Trumbull senior housing project hits snag

Trumbull senior housing plan hits snag

The plan to build a senior housing complex at 48 Monroe Turnpike is facing yet another legal challenge.

The plan to build a senior housing complex at 48 Monroe Turnpike is facing yet another legal challenge.

Donald Eng / Hearst Connecticut Media file photo

TRUMBULL — The plan to build a 55-and-older complex at 48 Monroe Turnpike has hit a roadblock, as the owners of a nearby property are petitioning to appeal a judge's earlier decision that could have allowed the project to move forward.

The development was discouraging to some in town, including community and economic development director Rina Bakalar.

"It delays a good project from going forward in the near term" she said of the petition. "It defers the needed housing and services for seniors. It delays the associated grand list growth and tax revenues. It is an unfortunate situation."  

The plan to convert the Monroe Turnpike property — formerly the site of the regional headquarters of United Healthcare — into a senior living and adult care community has been in the works since 2018, when the property was sold to local developers. However, the project has faced multiple legal challenges from both by the owners of the adjacent Home Depot property, and three residents of the nearby Woodland Hills condominiums.

On Oct. 4, Old Mine Associates, LLC which owns the Home Depot property adjacent to 48 Monroe Turnpike, filed a petition for certification with the Appellate Court of the State of Connecticut, asking for a review of the Sept. 14 decision by Superior Court Judge Trial Referee Dale Radcliffe to deny two zoning appeals brought by Old Mine.

The company was appealing the Trumbull Planning and Zoning Commission's decision to grant 48 Monroe Turnpike LLC's application for two overlay zone changes and a special permit application and site plan approval. In September 2021, the commission held a public hearing on the two applications and ultimately voted to approve them.

Old Mine Associates appealed the commission's decisions in Superior Court. In both of its appeals, the company alleged that the Planning and Zoning Commission's decisions were "illegal, unlawful, arbitrary and an abuse of the power vested in the defendant commission."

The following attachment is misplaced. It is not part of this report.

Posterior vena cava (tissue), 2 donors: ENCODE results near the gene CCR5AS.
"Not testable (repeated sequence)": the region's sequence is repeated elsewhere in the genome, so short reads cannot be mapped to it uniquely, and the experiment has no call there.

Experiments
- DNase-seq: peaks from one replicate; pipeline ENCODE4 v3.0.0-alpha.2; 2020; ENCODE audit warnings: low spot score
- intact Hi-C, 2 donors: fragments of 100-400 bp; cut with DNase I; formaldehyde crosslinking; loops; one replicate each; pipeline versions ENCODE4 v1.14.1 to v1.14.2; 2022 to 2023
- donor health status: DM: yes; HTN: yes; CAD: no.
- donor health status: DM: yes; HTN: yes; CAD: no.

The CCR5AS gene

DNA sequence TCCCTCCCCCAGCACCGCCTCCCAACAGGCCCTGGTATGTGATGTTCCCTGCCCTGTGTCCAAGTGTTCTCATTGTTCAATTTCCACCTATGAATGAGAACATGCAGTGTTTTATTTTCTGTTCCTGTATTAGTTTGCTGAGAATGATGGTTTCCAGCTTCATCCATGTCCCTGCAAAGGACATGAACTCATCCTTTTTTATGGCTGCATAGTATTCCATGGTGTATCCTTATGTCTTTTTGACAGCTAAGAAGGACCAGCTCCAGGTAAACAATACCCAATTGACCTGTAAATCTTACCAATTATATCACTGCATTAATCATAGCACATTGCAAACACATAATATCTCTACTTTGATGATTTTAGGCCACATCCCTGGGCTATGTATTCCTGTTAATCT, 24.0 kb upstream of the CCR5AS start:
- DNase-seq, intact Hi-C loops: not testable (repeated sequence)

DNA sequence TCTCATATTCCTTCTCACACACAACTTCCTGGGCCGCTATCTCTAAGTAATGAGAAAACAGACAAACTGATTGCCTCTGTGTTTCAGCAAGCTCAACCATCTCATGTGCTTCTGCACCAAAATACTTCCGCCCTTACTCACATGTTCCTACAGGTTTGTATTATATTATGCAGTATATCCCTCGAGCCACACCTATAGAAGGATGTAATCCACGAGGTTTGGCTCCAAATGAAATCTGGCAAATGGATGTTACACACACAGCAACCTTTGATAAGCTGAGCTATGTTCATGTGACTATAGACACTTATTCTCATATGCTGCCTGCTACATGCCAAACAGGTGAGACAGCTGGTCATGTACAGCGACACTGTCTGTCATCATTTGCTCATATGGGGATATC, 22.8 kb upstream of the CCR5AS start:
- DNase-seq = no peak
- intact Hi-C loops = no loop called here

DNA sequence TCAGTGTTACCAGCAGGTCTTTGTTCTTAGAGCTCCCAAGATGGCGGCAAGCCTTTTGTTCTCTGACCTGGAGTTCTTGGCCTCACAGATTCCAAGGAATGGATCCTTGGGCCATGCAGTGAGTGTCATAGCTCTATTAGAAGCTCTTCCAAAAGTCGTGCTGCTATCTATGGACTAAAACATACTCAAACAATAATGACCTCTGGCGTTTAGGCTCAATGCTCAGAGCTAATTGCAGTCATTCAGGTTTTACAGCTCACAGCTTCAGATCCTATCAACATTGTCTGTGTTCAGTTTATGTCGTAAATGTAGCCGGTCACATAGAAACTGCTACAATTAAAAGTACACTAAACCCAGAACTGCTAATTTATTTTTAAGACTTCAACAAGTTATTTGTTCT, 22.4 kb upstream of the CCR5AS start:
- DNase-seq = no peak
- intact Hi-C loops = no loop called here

The appeals claimed, among other things, that the applications "do not comply with the requirements, standards and conditions necessary for the approval of the applications pursuant to the zoning regulations."

The appeals also claim that, as a neighboring property owner, Old Mine was "aggrieved" as the result of the project.

Radcliffe denied the appeals, and upheld the commission's decision.

In the petition for certification — filed by attorney Linda Pesce Laske, of the Bridgeport-based law firm Green and Gross — charges, among other things that, "the decision under review is in conflict with other decisions of the Court below."

It also claims that the appeal will "be of great aid to land use agencies, staff and property owners by clarifying whether the 
right to continue a nonconforming use, building or structure, as protected pursuant to Section 8-2 of the Connecticut General Statutes, extends to nonconforming accessory uses, when the property owner chooses to discontinue the principal use that was served by the accessory use, and to redevelop the property for entirely new principal uses that require submission and approval of applications for zone changes, special permits and site plans."

Trumbull town attorney James Nugent said the town will file an objection to the petition for certification. He said he was optimistic that the petition will eventually be dismissed.

"We are hopeful that ... the appellate court will deny the petition and we will bring this to a closure and the owner can move forward," Nugent said.